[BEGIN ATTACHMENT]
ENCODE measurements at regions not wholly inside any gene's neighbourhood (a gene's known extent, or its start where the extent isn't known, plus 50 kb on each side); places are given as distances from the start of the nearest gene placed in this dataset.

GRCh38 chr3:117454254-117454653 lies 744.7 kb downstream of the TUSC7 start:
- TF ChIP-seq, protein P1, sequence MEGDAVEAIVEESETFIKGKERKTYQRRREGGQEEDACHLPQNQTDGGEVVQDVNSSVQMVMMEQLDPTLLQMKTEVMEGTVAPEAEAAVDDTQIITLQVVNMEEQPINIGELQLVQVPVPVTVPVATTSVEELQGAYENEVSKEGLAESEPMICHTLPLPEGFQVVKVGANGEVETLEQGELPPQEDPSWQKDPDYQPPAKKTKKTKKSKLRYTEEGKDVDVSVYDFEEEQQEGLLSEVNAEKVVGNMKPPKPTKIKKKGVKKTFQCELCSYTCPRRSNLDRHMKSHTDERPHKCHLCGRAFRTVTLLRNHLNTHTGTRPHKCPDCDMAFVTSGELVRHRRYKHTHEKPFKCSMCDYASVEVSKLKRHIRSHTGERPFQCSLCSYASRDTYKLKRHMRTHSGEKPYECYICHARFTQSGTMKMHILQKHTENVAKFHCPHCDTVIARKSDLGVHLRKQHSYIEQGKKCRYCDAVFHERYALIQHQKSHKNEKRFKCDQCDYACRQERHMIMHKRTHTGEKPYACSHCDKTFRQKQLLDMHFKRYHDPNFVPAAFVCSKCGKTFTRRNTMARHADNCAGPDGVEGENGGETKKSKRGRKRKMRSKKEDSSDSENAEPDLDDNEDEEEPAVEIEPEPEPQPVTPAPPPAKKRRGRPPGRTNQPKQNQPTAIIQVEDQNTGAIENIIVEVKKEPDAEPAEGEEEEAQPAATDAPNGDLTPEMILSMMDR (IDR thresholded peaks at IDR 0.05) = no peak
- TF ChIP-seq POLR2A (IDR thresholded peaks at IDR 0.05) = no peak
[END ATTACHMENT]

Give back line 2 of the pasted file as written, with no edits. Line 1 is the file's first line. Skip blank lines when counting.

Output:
GRCh38 chr3:117454254-117454653 lies 744.7 kb downstream of the TUSC7 start: